Is Your Defensiveness Trying to Tell You Something?

I read a lot of different financial message boards. I’m always amused when someone in a thread gets incredibly defensive over something that was posted. The latest example was a thread about luxury handbags. The original poster inquired about the quality of a certain brand of handbag and wanted to know if it was worth the price. Several posters chimed in praising the brand. Two posters in particular were so vociferous in their support I wondered if they worked for the brand. Other posters came on the thread and reported negative experiences with the brand. After a while, the consensus was that the brand was not worth the money, quality-wise.

It was a pretty civil thread up to that point. Then one of the original defendants of the brand got defensive that someone had dared to mention anything negative about the brand. The argument got heated, with both sides defending their position. As it wore on, it became obvious that the poster was less interested in defending the brand, and more interested in defending their choice to spend that much money on the brand when they had other financial problems. (That’s the fun thing about message boards. If you’re a frequent poster, all of your earlier problems are out there so when you post a thread about how you can’t make the mortgage and then you chime in on a thread and talk about how much you spent on a handbag, other posters are going to have you for lunch.)

I see this a lot. A thread where someone simply asks for information about money matters devolves into hostility and defensiveness as choices are called into question and people become more insistent on defending their financial choices. It happens in real life, too. You get into a simple conversation and then you find yourself facing someone who is incredibly defensive about their money choices. While I don’t deny anyone the right to argue for their way of life, I do sometimes wonder if these people ever consider the root of their defensiveness.

Sometimes I think people get so defensive about money matters because the discussion hits a little too close to home. When someone sees a thread about someone spending money on a handbag of inferior quality and they own that bag, they have to defend their rationale for spending that money. When someone gets into a discussion about mortgages gone wrong and they have a risky mortgage, they have to defend their choice to take on that risk. When someone posts about wanting to take a vacation while otherwise struggling, other people who’ve made that same decision must chime in with the, “You only live once” defense.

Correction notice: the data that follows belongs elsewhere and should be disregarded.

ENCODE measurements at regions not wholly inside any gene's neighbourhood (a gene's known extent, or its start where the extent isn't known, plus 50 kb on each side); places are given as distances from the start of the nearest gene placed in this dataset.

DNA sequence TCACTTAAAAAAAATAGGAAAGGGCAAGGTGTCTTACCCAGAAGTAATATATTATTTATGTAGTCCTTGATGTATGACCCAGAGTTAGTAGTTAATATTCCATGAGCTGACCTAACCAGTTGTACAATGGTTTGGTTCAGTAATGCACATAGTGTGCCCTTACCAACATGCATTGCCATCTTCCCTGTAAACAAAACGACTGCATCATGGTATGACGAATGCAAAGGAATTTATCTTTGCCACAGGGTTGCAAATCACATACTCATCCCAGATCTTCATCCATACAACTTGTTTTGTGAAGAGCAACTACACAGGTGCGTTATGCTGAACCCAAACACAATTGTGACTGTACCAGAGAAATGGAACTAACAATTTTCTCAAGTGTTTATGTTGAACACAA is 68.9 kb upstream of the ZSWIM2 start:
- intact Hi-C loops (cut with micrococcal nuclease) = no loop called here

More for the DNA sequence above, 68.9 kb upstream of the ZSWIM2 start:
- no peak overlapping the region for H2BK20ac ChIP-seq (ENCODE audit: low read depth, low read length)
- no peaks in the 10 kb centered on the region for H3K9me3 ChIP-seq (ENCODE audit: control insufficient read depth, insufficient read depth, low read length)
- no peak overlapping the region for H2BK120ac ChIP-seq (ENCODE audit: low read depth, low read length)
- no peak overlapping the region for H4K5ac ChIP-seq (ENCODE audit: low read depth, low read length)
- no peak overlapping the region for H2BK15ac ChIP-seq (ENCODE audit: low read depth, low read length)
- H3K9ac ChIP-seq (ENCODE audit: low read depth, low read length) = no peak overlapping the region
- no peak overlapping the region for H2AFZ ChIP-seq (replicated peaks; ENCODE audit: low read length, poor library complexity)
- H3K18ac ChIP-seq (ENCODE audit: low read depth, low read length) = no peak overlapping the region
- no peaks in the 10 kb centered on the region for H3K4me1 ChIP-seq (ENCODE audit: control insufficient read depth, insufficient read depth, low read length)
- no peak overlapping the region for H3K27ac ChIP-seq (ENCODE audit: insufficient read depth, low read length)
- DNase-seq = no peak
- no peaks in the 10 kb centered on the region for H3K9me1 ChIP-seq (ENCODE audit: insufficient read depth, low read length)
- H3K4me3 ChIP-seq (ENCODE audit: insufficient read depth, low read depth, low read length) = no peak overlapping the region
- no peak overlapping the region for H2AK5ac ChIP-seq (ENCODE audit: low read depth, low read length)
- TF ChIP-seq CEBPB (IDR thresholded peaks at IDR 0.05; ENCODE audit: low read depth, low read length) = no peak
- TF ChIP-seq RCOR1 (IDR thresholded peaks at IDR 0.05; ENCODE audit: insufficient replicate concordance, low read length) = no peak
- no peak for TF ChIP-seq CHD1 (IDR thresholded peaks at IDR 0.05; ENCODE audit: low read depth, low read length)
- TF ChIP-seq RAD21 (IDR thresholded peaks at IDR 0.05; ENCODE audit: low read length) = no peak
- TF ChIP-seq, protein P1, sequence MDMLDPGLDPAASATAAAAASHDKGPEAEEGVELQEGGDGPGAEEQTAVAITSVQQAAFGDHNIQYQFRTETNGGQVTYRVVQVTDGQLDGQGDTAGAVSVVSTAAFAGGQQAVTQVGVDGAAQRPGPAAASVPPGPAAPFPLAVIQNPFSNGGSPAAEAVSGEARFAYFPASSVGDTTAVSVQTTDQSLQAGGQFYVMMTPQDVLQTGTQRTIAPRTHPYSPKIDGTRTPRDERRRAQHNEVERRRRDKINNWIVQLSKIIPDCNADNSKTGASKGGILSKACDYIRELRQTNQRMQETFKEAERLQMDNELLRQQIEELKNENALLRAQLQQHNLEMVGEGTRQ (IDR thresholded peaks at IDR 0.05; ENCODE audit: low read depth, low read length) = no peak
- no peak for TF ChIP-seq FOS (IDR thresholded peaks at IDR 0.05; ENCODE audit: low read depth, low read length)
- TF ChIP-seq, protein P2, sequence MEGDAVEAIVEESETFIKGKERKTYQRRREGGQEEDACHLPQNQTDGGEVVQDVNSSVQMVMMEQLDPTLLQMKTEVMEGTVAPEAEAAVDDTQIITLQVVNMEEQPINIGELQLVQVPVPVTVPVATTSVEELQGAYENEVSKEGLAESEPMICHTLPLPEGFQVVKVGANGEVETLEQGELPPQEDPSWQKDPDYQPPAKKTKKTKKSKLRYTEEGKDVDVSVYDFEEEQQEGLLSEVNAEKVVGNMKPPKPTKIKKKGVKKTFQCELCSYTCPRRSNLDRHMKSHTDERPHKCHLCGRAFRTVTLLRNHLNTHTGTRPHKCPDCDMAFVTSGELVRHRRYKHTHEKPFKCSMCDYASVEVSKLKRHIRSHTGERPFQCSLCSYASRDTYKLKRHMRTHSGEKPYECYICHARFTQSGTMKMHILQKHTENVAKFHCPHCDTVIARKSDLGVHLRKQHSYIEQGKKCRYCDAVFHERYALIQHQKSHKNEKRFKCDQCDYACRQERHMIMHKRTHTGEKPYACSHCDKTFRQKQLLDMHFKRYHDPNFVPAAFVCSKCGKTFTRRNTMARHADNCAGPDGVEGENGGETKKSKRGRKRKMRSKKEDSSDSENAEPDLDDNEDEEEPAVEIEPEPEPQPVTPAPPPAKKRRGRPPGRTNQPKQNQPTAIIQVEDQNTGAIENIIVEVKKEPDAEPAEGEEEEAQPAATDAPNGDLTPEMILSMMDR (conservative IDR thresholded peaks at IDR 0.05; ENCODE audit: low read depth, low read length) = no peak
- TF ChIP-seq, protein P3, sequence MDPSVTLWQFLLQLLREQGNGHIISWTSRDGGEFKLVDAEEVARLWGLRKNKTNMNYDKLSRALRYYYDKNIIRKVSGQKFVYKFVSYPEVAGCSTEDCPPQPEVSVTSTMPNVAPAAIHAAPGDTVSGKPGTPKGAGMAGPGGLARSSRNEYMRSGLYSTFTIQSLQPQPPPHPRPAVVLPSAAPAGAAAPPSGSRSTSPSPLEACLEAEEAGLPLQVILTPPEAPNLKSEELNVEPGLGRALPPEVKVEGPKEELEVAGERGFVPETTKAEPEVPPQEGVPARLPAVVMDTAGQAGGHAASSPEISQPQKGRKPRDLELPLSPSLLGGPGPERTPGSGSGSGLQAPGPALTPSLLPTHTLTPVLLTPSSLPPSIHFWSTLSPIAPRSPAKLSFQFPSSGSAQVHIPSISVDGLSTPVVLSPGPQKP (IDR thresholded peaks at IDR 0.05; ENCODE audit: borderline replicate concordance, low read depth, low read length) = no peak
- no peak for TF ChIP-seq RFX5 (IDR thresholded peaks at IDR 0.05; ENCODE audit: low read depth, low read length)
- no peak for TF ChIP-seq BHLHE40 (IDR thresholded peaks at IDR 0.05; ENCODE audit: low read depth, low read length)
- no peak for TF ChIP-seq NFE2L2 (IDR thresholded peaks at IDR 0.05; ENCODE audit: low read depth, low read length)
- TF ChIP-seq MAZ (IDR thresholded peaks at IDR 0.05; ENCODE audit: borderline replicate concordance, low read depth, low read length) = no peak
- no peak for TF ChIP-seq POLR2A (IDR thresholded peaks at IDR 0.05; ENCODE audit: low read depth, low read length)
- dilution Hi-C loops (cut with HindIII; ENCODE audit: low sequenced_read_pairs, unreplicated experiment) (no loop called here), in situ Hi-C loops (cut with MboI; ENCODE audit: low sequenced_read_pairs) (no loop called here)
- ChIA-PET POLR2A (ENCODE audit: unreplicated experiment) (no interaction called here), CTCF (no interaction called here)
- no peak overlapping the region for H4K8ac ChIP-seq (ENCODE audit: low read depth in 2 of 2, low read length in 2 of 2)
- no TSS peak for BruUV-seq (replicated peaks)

People feel a need to defend their choices, even if they are bad ones. They don’t want to admit that they share the same problem/mistakes as the other person in the conversation, so they go out of their way to defend the choice for both of them. Perhaps the better alternative is to stop and ask, “Why am I getting so defensive about this?” You might discover that you’re getting so upset because you’ve made the same mistakes. Maybe you’ve done something boneheaded with money, too, and you can learn from the conversation instead of blindly defending bad choices.

There’s nothing wrong with spending your money as you want to, as long as you’re prepared to live with the consequences of your decisions. There’s nothing wrong with defending your decisions, either, if you genuinely feel that you’re in the right. But if you’re defending your choices simply because you don’t want to admit that they were bad choices, it’s time to step back and ask, “What can I do differently next time,” or, “What can the other people in this conversation tell me that might be helpful.” Pay attention to the times when you feel defensive about money. You might gain some insight about things you can change.

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2 Responses to Is Your Defensiveness Trying to Tell You Something?

  1. Nika says:

    It depends on so many factors and personal circumstances.

    A 10K trip on a yacht in Galapagos Islands is definitely worth it if you have all your financial obligations met, have good EF, fund retirement, and you always wanted to go… and is not worth it if you won’t be current on your bills if you miss one paycheck.

    The quality of the item did not change, just the prospective.

    And parties on both sides would be guilty — some who can’t afford it or just don’t share the same interests will say how ridiculous it is to spend this kind of money on something like that.
    There is not only the “you only live once” party.

    I understand that to each its own. For example, I would not spend a dime on baseball tickets or sports memorabilia, but I understand that some people enjoy that, and so it is not a foolish choice (if you can afford it).

    Life would be so boring if we all had the same criteria for what is a worthy item/experience.

  2. pen says:

    that post was fun to read… very true.

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